(1) if you hold the fixed mind-set (regarding the possibilities of your own life) then you are stuck being the way you are today. No really significant growth will result from that mind-set. Or:
(2) that if you hold the growth mind-set (regarding the possibilities of your own life) then you can set goals and struggle persistently towards those goals, without being dragged down by the fear of failures along the way towards success!
I will now present those two mind-sets in brief:
- A ‘Fixed’ mind-set means that:
# You think your qualities, skills and talents are carved in stone.
# You feel you have to prove your ability over and over again.
# You think that skill and talents should come naturally – that you shouldn’t need to make any effort. (Dweck considers that this is one of the worst beliefs anyone can have).
# You believe you have to hide your mistakes and deficiencies from others.
# You think you have to run from errors as quickly as possible.
# Basically, you are convinced that your traits are just givens: that you have a certain amount of brains and talents and nothing can alter that.
Questions that children ask themselves when they have this mind-set are:
‘Will I succeed or fail?’
‘Will I look smart or dumb?’
‘Will I be accepted or rejected?’
‘Will I feel like a winner or a loser?’
And now for the second mind-set:
- A ‘Growth’ mind-set means that:
# You think that your intelligence can be developed through receiving teaching, mentoring, and by applying yourself to what needs to be learned and practised.
# You know that making an effort consistently will lead to an increase in ability over time.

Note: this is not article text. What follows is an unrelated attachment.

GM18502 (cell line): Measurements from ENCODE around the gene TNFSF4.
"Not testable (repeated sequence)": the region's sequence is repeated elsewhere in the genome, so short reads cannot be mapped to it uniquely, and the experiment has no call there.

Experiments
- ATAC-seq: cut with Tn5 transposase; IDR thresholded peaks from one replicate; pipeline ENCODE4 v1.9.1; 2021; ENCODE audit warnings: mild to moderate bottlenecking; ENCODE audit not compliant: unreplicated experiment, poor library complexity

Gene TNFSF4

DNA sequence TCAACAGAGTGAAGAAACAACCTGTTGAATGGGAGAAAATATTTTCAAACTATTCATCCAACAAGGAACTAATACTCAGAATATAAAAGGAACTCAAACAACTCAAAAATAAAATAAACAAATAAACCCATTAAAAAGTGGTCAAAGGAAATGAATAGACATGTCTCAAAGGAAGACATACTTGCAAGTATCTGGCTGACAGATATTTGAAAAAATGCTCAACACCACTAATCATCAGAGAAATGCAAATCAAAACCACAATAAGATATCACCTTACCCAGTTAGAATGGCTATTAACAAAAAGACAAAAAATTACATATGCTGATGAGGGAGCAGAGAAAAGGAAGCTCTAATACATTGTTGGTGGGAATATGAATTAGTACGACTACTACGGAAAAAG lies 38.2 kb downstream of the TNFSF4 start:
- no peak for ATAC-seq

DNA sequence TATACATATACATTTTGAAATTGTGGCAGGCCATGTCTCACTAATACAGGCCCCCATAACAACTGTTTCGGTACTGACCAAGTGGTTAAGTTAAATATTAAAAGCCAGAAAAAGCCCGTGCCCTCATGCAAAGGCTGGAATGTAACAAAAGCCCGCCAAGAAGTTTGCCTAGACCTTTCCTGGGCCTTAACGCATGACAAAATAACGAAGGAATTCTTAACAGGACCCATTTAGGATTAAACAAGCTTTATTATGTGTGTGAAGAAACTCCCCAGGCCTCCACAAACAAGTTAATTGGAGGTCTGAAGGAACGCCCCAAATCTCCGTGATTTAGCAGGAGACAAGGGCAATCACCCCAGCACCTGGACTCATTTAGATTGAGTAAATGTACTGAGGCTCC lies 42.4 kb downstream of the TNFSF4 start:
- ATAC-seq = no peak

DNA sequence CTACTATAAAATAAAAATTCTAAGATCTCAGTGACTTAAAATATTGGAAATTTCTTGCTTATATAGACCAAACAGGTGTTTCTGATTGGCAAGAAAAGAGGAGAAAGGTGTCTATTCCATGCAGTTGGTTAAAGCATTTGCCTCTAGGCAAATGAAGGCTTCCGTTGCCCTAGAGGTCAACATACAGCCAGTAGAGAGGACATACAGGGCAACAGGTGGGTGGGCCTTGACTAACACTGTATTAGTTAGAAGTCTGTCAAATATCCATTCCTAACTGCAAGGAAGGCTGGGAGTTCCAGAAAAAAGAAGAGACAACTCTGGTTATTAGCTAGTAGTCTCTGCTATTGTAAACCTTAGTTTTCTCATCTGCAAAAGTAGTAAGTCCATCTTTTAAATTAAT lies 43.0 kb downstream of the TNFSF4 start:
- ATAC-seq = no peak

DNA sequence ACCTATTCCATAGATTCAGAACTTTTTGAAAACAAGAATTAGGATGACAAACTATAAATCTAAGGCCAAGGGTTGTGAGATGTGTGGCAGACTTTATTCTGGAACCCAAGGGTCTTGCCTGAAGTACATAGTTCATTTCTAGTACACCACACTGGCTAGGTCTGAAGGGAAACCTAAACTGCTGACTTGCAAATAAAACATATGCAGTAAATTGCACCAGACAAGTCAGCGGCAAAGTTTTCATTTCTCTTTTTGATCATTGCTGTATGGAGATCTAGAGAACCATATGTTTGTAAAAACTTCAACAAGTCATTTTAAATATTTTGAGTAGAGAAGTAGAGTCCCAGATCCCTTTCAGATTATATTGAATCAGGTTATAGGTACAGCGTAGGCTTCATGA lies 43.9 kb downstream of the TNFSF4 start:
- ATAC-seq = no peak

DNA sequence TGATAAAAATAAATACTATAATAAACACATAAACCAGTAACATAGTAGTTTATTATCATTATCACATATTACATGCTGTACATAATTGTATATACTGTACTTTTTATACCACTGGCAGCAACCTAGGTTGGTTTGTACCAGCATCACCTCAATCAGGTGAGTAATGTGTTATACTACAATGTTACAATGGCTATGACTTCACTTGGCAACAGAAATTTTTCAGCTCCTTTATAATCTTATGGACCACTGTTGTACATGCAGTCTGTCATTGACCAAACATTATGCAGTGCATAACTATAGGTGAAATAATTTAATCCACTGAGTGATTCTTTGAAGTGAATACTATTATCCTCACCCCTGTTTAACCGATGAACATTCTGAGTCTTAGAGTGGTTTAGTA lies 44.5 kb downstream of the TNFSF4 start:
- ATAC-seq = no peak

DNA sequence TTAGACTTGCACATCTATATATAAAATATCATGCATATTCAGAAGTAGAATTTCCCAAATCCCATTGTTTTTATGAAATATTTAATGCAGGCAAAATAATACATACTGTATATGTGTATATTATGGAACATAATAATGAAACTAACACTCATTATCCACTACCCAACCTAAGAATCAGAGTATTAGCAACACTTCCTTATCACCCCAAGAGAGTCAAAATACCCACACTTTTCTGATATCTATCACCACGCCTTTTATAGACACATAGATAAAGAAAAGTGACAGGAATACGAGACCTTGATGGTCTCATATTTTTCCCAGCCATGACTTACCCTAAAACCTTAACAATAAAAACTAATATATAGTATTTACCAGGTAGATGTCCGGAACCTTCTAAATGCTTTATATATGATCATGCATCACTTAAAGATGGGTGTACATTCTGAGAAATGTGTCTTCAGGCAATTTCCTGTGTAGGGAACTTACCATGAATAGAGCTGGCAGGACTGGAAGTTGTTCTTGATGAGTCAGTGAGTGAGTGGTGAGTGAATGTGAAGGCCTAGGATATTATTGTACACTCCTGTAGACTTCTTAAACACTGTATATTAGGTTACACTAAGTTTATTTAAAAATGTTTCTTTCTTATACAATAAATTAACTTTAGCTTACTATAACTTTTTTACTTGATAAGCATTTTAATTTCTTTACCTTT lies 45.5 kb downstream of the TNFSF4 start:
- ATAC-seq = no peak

# You accept your mistakes and confront your deficiencies.
# You realise that being talented is just the starting point.
How do children get these mind-sets?
Dweck and her researchers wanted to find out how these mind-sets were transmitted to children. Over the course of fifteen years of research they discovered that indiscriminate praising of children’s behaviour was unhelpful. Praising them, and telling them how brilliant and talented they were, led to the children developing a ‘fixed’ mind-set. It made them avoid and fear challenges. They didn’t want to take risks because they wanted to ‘look good’ to others.
So how can parents help children develop a ‘growth’ mind-set?
Dweck recommends that praising the process that the children are going through, as they work at developing their skills, will be very constructive for the child. So the take away message is: Don’t praise another person’s results or outcomes. Praise their approach to the problem.
When children in a Chicago school were unable to pass a unit, instead of the grade saying ‘Fail’, it said, “Not yet.” This kept the child on the learning curve. They had not been classified as ‘a failure’, but rather as ‘still learning’.
A question she recommends that parents ask their children round the dinner table is: “Who had a fabulous struggle today?”
She recommends that if the process of learning is valued, and acknowledged, then struggling and making mistakes is accepted as a crucial part of the growth process.
So she contends that a ‘Growth’ mind-set:
- allows students (or learners) to embrace learning;
- helps them understand the role of effort in creating intelligence, and:
- also helps them maintain resilience when they are faced with setbacks, instead of running from their mistakes.
An experiment conducted with 7th grade students in the US.
Carol Dweck describes, in her presentation to the Royal Society of Arts, in 2013, an experiment conducted with 7th grade students, who were assigned to two different groups: